Footwear has been used by humans for approximately 30,000 years. Although originally worn as protective covering for the foot, modern footwear is designed to fulfil a range of purposes, the accomplishment of which is judged on three criteria: form, function and fit. Form relates to the aesthetic appeal of footwear, while function relates to the ability of footwear to accomplish its intended purpose….. Fit pertains to how footwear can accommodate the morphology of the foot.
Footwear fitting is vitally important as in most cases fit governs function. This means that footwear cannot fulfil its intended purpose if it does not fit the foot correctly. Furthermore, it has been suggested that incorrectly fitted footwear is a major contributor to the development of structural foot disorders, such as hallux valgus and lesser toe deformity, as well as skin lesions, such as corns and calluses.
Correct footwear fitting is inherently complex … because foot morphology is highly variable between individuals, and there is limited variety in the shape of lasts used [by industry] to construct footwear.… It is therefore probable that a substantial proportion of the population are wearing incorrectly fitted footwear. With this in mind, the aim of this review is to determine the prevalence of incorrectly fitted footwear and to examine the association between incorrectly fitted footwear, foot pain and foot disorders.
- A large proportion of the population wear incorrectly sized footwear, which is associated with foot pain and foot disorders.
- Greater emphasis should be placed on footwear fitting education and the provision of an appropriately large selection of shoes that can accommodate the variation in foot morphology among the population, particularly in relation to foot width.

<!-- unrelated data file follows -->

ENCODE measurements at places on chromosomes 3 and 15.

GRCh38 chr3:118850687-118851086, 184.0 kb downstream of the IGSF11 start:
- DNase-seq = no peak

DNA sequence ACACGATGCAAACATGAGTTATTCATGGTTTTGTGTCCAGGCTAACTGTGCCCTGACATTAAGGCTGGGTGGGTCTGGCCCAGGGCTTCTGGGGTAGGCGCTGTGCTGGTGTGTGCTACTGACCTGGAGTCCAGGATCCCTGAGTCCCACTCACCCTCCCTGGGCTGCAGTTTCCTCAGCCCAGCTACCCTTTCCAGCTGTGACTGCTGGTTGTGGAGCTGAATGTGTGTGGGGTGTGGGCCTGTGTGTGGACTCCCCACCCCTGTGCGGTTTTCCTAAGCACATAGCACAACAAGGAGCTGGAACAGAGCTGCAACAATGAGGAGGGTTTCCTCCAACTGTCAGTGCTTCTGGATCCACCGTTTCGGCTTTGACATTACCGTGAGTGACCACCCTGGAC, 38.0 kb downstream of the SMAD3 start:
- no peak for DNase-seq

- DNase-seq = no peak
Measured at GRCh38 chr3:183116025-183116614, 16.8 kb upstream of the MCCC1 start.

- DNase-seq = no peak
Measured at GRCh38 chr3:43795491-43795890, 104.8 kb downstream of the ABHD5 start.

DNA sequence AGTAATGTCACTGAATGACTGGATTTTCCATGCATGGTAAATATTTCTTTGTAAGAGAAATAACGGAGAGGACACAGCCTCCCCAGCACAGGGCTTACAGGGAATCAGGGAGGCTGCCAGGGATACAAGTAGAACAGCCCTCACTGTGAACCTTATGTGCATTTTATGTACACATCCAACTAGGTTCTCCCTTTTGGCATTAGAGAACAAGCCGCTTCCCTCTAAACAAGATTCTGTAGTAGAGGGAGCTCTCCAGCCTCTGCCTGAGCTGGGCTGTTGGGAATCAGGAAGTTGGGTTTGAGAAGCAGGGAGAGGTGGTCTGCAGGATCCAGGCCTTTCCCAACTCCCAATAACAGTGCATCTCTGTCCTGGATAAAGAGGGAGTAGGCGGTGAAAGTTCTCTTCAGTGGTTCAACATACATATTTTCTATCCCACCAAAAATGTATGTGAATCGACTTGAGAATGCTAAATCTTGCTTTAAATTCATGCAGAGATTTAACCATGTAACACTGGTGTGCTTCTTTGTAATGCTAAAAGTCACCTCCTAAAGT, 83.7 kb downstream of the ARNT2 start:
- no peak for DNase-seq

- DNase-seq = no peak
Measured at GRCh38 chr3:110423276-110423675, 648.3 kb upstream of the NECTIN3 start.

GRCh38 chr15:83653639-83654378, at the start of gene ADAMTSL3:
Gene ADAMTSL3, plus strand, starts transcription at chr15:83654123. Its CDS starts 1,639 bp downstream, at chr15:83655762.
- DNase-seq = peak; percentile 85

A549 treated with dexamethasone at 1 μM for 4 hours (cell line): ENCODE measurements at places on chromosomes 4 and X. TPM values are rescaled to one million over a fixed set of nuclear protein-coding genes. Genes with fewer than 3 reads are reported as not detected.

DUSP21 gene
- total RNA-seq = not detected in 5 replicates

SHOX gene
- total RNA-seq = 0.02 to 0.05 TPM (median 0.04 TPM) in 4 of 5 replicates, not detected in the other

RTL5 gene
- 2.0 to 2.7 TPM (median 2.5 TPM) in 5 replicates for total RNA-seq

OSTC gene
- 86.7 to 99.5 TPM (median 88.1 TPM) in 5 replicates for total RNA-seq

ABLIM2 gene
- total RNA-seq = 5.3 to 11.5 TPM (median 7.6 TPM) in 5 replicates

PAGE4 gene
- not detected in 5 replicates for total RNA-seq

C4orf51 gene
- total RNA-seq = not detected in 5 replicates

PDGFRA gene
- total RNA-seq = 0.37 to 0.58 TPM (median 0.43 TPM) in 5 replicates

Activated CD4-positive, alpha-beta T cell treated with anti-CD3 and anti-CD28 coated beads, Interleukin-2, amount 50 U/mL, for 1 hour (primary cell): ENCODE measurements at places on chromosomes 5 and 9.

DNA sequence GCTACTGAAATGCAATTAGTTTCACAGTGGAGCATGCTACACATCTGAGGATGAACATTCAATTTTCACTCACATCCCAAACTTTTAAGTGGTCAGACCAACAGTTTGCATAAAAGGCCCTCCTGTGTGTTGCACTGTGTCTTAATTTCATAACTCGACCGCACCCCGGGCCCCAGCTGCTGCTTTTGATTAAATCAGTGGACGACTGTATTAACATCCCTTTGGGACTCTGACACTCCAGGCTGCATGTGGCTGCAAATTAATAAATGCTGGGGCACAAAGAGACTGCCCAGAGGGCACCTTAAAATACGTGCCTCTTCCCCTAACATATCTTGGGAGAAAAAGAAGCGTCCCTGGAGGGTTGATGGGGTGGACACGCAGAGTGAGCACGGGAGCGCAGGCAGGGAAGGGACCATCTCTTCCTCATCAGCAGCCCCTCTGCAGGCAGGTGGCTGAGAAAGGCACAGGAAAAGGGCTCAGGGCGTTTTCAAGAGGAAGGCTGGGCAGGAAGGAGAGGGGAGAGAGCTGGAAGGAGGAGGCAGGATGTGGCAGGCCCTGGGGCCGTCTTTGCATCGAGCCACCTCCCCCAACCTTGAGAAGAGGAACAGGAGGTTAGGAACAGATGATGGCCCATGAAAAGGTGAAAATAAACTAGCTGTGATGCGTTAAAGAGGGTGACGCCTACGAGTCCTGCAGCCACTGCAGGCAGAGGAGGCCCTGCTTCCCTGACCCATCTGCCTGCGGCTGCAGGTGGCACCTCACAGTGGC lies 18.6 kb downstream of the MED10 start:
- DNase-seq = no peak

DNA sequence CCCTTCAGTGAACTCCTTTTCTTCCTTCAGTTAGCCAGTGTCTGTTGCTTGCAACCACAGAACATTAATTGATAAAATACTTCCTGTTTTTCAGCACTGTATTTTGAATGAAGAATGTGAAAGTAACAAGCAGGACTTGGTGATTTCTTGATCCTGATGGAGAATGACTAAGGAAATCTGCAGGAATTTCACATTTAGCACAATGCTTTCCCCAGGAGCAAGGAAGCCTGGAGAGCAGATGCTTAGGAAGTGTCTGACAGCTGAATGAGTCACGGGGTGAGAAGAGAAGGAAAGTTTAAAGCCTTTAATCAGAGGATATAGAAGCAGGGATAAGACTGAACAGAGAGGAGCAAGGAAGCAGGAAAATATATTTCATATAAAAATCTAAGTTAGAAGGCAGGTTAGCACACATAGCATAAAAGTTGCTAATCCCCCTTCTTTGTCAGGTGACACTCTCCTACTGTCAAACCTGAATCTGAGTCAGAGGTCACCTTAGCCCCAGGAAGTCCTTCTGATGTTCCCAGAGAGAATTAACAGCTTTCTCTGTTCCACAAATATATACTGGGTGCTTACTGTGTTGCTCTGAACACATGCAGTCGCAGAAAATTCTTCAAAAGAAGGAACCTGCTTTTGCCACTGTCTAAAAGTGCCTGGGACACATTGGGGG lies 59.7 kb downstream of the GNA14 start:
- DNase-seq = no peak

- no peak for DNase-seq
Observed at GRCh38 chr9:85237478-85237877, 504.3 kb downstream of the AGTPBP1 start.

An electronic database search was conducted in March 2018, using the online databases Ovid MEDLINE (1946–#present) and CINAHL (1980–present).… The search strategy yielded 1681 citations. Following title and abstract review, 18 articles were included….
The majority of included studies were cross-sectional…. All except 1 study reported the method for measuring the foot. The dimensions of the foot were measured during relaxed bipedal stance in all except two studies that measured the foot while the participant was seated. It has been suggested that feet should be measured during standing to account for changes in dimensions due to splaying of the foot after the acceptance of bodyweight.
All except 3 studies measured the length of the foot, with most using a manual device, including a measurement stick, Brannock® device or calipers….
Two studies only measured foot width while 10 studies measured foot width in addition to foot length using a variety of manual devices…. Four studies measured foot width using measurements from foot tracings, while one analysed a 3-dimensional scan of a foot mould.
All except 1 study measured the shoes brought by participants to the testing session. The only study that did not measure the participants’ shoes asked participants to report their usual shoe size. For all studies, footwear dimensions were measured using the same method as the measurement of the foot.…
There were differences in the way that foot and shoe dimensions were compared and footwear fitting assessed. Several studies used a pragmatic approach guided by shoe sizing. For example, 1 study considered a shoe to be incorrectly fitted if it was at least half a British shoe size larger or smaller than the foot. In contrast, other studies considered shoe fitting to be incorrect if measurements such as overall area, length or width differed between footwear and the foot. In these cases, even though footwear and the foot may be different dimensions, footwear size may be correct. This is particularly relevant for length, as it has been suggested that appropriately sized footwear should have a space of at least 10–20 mm between the end of the foot and the shoe.